Engineering of Saccharomyces cerevisiae for the production of poly-3-d-hydroxybutyrate from xylose.

Sandström AG, Muñoz de Las Heras A, Portugal-Nunes D, Gorwa-Grauslund MF - AMB Express (2015)

Representative fully aerobic batch growth and metabolite profile from recombinantS. cerevisiaestrain TMB 4443 (PHB+) in xylose defined medium at pH 5.5 using a well-controlled bioreactor.Legend: xylose(■); biomass(●); glycerol(♦); ethanol(▲); PHB(□); xylitol(○); acetate(◊).
© Copyright Policy - open-access
Related In: Results  -  Collection

License
Show All Figures
getmorefigures.php?uid=PMC4385036&req=5

Fig3: Representative fully aerobic batch growth and metabolite profile from recombinantS. cerevisiaestrain TMB 4443 (PHB+) in xylose defined medium at pH 5.5 using a well-controlled bioreactor.Legend: xylose(■); biomass(●); glycerol(♦); ethanol(▲); PHB(□); xylitol(○); acetate(◊).
Mentions: As acetate levels were high and xylose utilization stopped before depletion, PHB production was also evaluated in another set-up using well-aerated and pH-controlled bioreactor for strain TMB 4443 (PHB+). Under these conditions, full xylose consumption was observed within 48 hours (Figure 3) and biomass accumulation was very high in comparison to the shake flask-experiments. Also, acetate, ethanol and xylitol production was significantly reduced. At the end of the exponential phase (48 hours), maximum biomass accumulation was reached and cellular PHB reached 0.49 ± 0.06% PHB/CDW, corresponding to a PHB yield of 1.99 ± 0.15 mg PHB g−1 xylose (Figure 3, Table 3).Figure 3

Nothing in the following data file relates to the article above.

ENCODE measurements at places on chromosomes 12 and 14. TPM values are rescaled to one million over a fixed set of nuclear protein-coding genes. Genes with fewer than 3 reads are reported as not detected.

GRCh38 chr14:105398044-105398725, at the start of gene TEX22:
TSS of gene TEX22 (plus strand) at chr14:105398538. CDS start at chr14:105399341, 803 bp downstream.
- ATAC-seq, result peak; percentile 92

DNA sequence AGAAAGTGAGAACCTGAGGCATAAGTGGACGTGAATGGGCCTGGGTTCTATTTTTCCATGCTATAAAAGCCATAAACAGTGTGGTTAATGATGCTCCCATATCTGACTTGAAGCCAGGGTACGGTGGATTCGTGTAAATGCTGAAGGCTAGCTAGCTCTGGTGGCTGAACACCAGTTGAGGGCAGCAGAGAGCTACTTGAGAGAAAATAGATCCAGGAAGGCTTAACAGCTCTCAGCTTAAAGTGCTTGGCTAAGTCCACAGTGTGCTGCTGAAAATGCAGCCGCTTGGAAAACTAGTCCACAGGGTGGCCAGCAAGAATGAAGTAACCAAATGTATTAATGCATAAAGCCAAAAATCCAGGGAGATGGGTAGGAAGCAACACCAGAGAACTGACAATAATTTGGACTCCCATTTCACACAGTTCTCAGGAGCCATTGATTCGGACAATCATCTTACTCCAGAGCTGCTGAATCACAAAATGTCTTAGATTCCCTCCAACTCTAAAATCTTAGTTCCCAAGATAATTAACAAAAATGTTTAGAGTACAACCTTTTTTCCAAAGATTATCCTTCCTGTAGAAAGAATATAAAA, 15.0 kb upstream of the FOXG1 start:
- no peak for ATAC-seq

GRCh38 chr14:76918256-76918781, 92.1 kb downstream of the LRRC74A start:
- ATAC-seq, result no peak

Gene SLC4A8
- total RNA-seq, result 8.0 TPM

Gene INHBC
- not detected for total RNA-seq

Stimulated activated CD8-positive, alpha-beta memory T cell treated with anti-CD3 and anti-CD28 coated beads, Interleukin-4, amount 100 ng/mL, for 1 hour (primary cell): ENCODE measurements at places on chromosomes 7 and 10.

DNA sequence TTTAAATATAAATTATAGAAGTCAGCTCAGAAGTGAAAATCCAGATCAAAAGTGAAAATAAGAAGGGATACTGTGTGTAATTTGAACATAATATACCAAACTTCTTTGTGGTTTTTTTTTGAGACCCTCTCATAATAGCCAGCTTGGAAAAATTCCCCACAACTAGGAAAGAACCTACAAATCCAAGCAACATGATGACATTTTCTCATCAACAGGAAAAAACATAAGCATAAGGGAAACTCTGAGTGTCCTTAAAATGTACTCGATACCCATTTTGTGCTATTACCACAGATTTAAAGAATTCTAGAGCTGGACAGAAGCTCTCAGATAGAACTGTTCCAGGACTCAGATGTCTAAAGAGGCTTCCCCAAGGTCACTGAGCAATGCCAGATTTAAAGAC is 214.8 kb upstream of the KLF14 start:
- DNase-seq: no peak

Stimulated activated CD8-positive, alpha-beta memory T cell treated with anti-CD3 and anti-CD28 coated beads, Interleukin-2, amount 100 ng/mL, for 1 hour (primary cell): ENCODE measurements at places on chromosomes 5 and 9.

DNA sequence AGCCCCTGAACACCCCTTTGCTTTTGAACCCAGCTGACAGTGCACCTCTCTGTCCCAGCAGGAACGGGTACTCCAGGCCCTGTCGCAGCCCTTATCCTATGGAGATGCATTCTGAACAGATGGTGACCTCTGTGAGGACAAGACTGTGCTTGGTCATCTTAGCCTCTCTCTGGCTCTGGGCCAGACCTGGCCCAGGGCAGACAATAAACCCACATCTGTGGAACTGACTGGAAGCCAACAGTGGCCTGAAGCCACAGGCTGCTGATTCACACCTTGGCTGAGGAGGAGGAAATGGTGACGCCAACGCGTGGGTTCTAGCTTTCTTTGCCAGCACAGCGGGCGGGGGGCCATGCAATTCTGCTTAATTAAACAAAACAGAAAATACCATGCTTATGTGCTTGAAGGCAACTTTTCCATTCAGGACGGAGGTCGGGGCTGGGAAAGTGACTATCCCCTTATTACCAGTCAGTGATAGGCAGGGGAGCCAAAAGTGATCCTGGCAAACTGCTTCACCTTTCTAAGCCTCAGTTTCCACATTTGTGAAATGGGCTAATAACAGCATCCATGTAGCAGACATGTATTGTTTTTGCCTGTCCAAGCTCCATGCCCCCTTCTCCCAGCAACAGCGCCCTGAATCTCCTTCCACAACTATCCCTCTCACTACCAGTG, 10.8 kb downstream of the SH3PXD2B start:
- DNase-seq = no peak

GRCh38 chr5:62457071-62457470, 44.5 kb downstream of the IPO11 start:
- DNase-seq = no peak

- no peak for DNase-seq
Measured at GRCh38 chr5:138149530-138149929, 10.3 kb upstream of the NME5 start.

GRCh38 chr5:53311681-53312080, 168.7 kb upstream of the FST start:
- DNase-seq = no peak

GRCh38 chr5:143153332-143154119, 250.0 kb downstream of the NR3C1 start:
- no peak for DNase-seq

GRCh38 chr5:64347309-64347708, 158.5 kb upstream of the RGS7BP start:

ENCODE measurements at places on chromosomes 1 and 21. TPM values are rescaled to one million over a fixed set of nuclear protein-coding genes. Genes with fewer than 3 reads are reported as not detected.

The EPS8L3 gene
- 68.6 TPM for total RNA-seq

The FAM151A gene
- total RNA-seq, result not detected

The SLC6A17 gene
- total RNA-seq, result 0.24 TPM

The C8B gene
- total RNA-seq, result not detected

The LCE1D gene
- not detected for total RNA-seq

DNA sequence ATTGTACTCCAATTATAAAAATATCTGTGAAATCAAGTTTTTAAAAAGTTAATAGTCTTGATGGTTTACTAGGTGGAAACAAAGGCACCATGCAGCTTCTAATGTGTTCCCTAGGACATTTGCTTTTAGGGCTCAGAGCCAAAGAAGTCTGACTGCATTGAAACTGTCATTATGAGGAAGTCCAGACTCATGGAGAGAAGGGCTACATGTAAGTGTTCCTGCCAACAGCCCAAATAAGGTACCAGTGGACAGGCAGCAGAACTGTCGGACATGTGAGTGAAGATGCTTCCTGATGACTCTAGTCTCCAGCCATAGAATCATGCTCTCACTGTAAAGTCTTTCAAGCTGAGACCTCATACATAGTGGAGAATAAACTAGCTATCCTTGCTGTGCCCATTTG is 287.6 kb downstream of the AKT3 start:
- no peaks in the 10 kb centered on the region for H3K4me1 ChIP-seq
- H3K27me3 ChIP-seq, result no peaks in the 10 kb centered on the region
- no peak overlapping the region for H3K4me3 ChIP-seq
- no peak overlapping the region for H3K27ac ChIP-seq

Bottom Line: In the present study, the robust baker's yeast Saccharomyces cerevisiae was engineered to produce PHB from xylose, the main pentose found in lignocellulosic biomass.PHB production from xylose was successfully demonstrated in shake-flasks experiments, with PHB yield of 1.17 ± 0.18 mg PHB g(-1) xylose.Under well-controlled fully aerobic conditions, a titer of 101.7 mg PHB L(-1) was reached within 48 hours, with a PHB yield of 1.99 ± 0.15 mg PHB g(-1) xylose, thereby demonstrating the potential of this host for PHB production from lignocellulose.

View Article: PubMed Central - PubMed

Affiliation: Division of Applied Microbiology, Department of Chemistry, Lund University, PO Box 124, Lund, SE-221 00 Sweden.

ABSTRACT
Poly-3-d-hydroxybutyrate (PHB) is a promising biopolymer naturally produced by several bacterial species. In the present study, the robust baker's yeast Saccharomyces cerevisiae was engineered to produce PHB from xylose, the main pentose found in lignocellulosic biomass. The PHB pathway genes from the well-characterized PHB producer Cupriavidus necator were introduced in recombinant S. cerevisiae strains already capable of pentose utilization by introduction of the fungal genes for xylose utilization from the yeast Scheffersomyces stipitis. PHB production from xylose was successfully demonstrated in shake-flasks experiments, with PHB yield of 1.17 ± 0.18 mg PHB g(-1) xylose. Under well-controlled fully aerobic conditions, a titer of 101.7 mg PHB L(-1) was reached within 48 hours, with a PHB yield of 1.99 ± 0.15 mg PHB g(-1) xylose, thereby demonstrating the potential of this host for PHB production from lignocellulose.

No MeSH data available.